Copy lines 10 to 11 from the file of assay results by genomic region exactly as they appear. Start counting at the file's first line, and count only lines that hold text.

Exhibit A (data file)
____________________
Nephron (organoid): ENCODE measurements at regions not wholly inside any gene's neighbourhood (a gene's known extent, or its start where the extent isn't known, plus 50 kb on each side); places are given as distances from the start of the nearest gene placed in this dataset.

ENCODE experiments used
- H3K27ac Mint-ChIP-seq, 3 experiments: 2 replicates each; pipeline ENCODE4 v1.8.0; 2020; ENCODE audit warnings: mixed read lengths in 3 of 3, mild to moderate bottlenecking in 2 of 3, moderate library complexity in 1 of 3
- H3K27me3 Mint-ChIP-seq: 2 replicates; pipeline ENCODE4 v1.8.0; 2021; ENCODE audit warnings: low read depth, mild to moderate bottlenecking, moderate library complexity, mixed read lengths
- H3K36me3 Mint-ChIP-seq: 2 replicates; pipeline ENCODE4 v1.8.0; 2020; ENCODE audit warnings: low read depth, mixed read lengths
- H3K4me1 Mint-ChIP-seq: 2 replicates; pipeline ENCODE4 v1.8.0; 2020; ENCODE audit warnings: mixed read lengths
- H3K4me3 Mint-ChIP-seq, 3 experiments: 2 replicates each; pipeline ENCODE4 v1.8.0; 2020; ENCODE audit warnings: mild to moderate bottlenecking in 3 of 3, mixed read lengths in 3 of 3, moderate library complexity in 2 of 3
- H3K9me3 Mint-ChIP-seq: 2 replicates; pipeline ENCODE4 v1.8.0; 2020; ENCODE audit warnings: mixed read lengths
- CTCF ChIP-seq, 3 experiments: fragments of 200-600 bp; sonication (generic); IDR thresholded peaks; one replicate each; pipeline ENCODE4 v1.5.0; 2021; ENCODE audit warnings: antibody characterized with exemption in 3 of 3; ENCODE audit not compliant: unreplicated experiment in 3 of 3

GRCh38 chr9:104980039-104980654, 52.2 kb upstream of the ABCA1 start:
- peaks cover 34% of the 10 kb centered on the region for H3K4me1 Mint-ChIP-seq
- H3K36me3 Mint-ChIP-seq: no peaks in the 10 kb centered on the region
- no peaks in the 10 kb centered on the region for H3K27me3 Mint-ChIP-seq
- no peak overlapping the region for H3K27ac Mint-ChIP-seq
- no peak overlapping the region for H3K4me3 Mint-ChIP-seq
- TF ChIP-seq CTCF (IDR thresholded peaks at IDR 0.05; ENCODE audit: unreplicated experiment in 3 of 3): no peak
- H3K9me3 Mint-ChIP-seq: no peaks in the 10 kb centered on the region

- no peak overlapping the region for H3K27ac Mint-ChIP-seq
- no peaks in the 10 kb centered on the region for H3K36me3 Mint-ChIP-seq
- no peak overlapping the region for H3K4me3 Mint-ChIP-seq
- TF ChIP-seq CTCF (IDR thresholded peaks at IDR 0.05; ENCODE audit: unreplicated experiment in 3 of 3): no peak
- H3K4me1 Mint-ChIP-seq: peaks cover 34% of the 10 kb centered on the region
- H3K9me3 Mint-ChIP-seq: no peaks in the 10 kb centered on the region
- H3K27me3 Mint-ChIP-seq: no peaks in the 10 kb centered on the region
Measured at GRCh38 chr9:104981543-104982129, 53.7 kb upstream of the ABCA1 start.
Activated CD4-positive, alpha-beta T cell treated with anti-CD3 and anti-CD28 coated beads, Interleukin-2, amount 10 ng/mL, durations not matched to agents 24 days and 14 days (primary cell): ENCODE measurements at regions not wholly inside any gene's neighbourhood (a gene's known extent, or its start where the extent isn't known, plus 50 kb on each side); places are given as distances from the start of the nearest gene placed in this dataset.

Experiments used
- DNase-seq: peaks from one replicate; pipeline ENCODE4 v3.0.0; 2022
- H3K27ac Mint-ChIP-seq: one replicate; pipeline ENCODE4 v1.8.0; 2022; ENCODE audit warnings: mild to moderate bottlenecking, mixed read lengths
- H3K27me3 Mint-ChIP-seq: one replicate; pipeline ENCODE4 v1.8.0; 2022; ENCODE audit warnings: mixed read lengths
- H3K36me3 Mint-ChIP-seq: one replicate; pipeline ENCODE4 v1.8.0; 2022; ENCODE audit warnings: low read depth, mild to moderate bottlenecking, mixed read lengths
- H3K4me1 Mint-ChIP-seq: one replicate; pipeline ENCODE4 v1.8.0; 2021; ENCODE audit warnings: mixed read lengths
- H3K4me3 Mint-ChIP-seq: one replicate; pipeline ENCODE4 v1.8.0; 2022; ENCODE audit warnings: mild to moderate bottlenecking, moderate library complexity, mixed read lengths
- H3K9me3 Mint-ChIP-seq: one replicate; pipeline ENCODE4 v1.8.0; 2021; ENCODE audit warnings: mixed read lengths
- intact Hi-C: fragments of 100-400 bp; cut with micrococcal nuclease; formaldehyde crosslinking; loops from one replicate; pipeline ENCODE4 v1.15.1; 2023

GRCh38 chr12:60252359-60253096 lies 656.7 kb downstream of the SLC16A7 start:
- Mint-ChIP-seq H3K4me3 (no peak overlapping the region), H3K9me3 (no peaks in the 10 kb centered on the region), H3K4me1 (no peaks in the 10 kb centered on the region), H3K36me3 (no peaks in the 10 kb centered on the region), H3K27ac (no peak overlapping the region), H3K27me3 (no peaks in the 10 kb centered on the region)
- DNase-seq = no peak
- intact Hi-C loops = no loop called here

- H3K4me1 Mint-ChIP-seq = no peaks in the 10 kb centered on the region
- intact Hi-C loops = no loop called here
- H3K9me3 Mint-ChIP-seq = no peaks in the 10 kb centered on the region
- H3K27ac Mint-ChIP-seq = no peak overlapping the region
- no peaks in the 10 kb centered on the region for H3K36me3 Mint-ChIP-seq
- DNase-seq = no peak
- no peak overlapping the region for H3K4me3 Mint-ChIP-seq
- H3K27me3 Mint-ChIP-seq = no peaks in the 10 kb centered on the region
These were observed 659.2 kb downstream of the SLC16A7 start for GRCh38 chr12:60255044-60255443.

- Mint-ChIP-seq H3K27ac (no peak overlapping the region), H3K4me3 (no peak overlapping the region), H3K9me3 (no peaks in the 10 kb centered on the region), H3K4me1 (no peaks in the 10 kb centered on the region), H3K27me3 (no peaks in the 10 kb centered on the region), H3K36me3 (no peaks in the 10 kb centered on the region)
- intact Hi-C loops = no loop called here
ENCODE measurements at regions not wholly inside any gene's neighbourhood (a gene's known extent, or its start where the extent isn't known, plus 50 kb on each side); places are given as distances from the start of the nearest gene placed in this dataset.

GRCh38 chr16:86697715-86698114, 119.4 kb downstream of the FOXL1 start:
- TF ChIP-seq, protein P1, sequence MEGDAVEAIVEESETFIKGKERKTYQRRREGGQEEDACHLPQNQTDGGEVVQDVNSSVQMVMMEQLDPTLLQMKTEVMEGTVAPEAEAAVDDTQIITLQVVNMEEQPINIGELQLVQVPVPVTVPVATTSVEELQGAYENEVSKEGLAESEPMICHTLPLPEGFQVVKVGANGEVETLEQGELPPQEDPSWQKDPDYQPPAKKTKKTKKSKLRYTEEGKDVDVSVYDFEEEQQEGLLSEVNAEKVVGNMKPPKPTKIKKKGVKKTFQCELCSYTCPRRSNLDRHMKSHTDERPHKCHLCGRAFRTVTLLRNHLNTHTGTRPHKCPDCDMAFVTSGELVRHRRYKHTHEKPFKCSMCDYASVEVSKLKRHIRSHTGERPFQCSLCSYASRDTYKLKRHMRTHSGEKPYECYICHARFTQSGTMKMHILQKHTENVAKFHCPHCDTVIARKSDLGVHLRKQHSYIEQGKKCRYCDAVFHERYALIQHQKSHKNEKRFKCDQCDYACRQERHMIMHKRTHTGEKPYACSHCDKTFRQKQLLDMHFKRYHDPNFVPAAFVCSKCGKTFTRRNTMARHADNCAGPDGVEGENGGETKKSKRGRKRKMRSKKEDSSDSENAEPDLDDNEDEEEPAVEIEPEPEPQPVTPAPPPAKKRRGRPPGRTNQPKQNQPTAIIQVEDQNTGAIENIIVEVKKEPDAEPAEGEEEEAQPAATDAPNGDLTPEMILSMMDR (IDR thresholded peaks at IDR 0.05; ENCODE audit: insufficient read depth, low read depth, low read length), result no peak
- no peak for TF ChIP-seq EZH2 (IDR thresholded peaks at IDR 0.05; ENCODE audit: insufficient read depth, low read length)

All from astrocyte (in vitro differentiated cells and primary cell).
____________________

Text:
GRCh38 chr9:104980039-104980654, 52.2 kb upstream of the ABCA1 start:
- peaks cover 34% of the 10 kb centered on the region for H3K4me1 Mint-ChIP-seq